You are here:
S.O. F.E.D. U.P. Handbook for the Disabled Students of Brooklyn College, CUNY
Caption: S.O.F.E.D.U.P., “Students Organized For Every Disability United for Progress,” was founded at Brooklyn College to promote activism by and for disabled students to eliminate architectural and bureaucratic barriers and increase educational access.. Their handbook described their goals and vision.Read plain text of document
The late 1960s and early 1970s saw campus activism around the United States, for social change and against the Vietnam War. In New York City, students at various campuses of the City University of New York organized and protested in ways that changed their colleges and universities in the late 1960s and early 1970s. At City College, students organized a takeover of the campus demanding admission of more Black and Latinx students to the predominantly-white campus in Harlem [internal link to We Demand]. At Brooklyn College, students pushed successfully for the founding of programs in Africana Studies and Puerto Rican Studies.1
Disabled students were part of this activist wave. At Brooklyn College, students Frederick Frances, Pat Figueroa, Arthur Lefkin, and others created an organization called S.O.F.E.D.U.P. - Students Organized for Every Disability United for Progress. Frances described himself as an “above-knee bilateral amputee” who had been injured in a car accident.2 Figueroa was born with spina bifida. Like other students with physical disabilities, both faced architectural barriers to access as students and members of the campus community at Brooklyn College. Few buildings had ramps, for example, and bathrooms and classrooms were inaccessible.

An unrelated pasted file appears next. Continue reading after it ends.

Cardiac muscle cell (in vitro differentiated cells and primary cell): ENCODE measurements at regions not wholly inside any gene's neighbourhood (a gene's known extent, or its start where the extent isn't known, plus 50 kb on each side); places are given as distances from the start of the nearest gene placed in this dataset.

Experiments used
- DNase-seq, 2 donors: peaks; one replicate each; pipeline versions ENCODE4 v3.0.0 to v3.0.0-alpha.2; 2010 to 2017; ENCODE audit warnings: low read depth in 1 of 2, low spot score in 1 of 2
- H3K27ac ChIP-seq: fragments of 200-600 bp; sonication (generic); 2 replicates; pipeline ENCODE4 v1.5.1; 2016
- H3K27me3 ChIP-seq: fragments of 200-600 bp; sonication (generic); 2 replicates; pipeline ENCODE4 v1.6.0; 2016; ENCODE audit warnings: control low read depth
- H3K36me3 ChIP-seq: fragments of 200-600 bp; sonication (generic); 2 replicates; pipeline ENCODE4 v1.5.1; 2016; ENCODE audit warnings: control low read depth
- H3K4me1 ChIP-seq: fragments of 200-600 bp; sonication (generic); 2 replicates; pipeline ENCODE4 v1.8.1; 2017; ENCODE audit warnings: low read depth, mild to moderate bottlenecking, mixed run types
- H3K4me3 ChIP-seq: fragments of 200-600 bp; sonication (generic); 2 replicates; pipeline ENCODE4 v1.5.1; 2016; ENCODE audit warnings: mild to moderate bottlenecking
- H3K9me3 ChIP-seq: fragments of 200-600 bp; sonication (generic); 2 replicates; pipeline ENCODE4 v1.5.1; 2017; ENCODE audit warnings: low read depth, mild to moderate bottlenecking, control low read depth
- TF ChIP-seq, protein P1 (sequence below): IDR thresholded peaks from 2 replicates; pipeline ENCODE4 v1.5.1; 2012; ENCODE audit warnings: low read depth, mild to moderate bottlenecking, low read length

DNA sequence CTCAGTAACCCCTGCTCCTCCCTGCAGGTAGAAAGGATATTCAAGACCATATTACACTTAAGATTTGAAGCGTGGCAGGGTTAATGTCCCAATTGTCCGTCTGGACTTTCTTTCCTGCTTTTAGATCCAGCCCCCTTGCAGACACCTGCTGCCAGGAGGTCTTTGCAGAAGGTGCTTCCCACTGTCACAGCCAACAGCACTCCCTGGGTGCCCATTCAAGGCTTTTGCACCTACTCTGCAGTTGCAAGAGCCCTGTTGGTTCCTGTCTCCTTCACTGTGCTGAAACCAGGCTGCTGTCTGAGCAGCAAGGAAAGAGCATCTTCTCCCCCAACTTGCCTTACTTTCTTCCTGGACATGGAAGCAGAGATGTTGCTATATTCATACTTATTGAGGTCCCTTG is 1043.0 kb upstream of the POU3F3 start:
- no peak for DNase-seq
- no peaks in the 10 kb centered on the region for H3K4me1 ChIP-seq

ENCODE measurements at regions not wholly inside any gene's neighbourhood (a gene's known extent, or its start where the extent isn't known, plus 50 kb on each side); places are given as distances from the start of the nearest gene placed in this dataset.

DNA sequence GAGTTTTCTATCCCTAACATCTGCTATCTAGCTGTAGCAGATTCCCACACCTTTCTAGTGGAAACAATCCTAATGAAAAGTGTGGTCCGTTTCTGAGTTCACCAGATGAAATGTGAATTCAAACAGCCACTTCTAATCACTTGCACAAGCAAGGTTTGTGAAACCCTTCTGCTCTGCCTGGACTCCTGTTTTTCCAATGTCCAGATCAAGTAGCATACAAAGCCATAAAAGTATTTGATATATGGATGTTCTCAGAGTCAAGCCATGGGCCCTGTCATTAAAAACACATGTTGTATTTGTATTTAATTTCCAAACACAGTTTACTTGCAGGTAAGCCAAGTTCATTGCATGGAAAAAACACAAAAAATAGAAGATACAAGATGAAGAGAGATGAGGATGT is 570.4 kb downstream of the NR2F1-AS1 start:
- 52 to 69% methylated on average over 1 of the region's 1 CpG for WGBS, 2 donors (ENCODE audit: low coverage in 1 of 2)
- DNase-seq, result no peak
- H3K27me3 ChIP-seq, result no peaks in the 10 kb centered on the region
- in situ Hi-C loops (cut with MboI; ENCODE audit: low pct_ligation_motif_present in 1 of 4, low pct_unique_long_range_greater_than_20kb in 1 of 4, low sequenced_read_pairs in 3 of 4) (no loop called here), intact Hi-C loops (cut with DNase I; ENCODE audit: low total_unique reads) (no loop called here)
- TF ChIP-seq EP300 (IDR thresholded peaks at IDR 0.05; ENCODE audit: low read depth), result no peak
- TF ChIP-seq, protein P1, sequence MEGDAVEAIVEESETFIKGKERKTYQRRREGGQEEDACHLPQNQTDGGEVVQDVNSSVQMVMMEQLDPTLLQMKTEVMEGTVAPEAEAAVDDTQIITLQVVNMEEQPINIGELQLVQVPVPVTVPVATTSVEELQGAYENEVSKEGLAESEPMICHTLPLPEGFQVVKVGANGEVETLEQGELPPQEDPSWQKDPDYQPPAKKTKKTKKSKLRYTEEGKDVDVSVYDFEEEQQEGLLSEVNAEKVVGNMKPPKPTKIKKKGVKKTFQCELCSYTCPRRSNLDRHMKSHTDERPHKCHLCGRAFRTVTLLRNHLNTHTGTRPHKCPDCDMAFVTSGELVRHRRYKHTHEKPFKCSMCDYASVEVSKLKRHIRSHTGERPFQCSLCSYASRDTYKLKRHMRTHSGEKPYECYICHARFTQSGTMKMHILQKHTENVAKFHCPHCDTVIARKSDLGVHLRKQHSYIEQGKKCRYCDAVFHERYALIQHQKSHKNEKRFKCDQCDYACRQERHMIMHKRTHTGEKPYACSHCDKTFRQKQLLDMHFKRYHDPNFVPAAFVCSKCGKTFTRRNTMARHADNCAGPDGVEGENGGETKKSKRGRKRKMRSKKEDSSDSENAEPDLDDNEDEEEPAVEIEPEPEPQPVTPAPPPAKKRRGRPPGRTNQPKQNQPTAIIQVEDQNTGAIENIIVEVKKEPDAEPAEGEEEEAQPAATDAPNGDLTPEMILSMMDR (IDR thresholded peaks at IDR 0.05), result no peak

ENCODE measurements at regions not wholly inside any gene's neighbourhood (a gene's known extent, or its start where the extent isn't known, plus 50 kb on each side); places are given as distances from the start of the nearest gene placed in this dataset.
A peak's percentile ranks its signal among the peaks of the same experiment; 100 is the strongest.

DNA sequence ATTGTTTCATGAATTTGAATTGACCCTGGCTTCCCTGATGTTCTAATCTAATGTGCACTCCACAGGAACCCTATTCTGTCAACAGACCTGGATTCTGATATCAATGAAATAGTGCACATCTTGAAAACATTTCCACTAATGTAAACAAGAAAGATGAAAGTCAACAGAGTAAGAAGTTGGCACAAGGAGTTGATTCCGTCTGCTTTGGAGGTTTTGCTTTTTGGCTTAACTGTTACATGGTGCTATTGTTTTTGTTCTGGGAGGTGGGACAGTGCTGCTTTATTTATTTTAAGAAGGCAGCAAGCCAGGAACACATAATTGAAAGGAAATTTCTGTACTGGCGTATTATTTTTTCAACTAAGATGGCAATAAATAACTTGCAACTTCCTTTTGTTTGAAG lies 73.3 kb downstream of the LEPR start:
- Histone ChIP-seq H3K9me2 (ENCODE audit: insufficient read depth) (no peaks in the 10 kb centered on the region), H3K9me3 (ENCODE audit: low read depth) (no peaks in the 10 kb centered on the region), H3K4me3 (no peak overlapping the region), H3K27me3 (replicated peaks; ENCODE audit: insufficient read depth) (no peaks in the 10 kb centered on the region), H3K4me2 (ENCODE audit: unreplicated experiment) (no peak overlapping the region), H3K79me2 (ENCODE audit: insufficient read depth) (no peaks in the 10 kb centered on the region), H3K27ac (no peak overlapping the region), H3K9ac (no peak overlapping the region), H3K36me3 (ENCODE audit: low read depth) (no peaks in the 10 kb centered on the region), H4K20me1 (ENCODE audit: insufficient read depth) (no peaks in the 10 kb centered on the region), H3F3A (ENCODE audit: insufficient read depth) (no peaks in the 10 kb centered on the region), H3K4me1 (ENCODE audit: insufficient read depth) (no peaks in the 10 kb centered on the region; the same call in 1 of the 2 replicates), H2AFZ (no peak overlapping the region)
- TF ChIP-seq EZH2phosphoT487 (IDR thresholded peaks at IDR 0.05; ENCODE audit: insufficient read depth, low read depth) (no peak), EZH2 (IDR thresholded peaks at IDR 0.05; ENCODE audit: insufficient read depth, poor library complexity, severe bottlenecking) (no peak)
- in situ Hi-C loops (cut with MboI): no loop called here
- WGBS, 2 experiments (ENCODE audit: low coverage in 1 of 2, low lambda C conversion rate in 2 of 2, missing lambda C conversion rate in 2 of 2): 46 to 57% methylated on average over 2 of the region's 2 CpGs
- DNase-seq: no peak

S.O.F.E.D.U.P. succeeded in lobbying Brooklyn College administrators to make campus facilities more accessible. Their work helped spark student activism on other campuses, and many of its members later contributed to other disability rights organizations, including Disabled in Action. Their efforts, like those of other activist groups, gradually helped create political pressure and will to bring about change, including in the Americans with Disabilities Act of 1990.3
Martha Biondi, Black Revolution on Campus. (Oakland: University of California Press, 2012). ↩︎
Frederick L. Frances,“S.O. F.E.D. U.P. - Handbook for the Disabled Students of Brooklyn College,” 1971. Via Education Research Information Center, preface. ↩︎
Kim E. Nielsen, A Disability History of the United States, 2nd ed. (Boston: Beacon Press, 2012). ↩︎
Creator: Education Resources Information Center (ERIC)
Source: Education Resources Information Center (ERIC)
Source link: https://eric.ed.gov/?id=ED072576
Copyright: Under copyright.
How to cite: “S.O. F.E.D. U.P. Handbook for the Disabled Students of Brooklyn College, CUNY” in New York City Civil Rights History Project, Accessed: [Month Day, Year], https://nyccivilrightshistory.org/gallery/sofedup-handbook."
- How does the image on the cover of the handbook make you feel? What message do you think the authors want to send with this image? What do they think of the term “handicapped”?
- What passages from the text stand out to you? How does S.O.F.E.D.U.P. use the language of civil rights movements and ideas to make their case?
- What is S.O.F.E.D.U.P. trying to accomplish? How do they plan to go about it through their organizing?
- S.O.F.E.D.U.P. describes itself as an organization for “Every Disability United for Progress.” In what ways are students of “every disability” included, or not included, in Frances’s statement?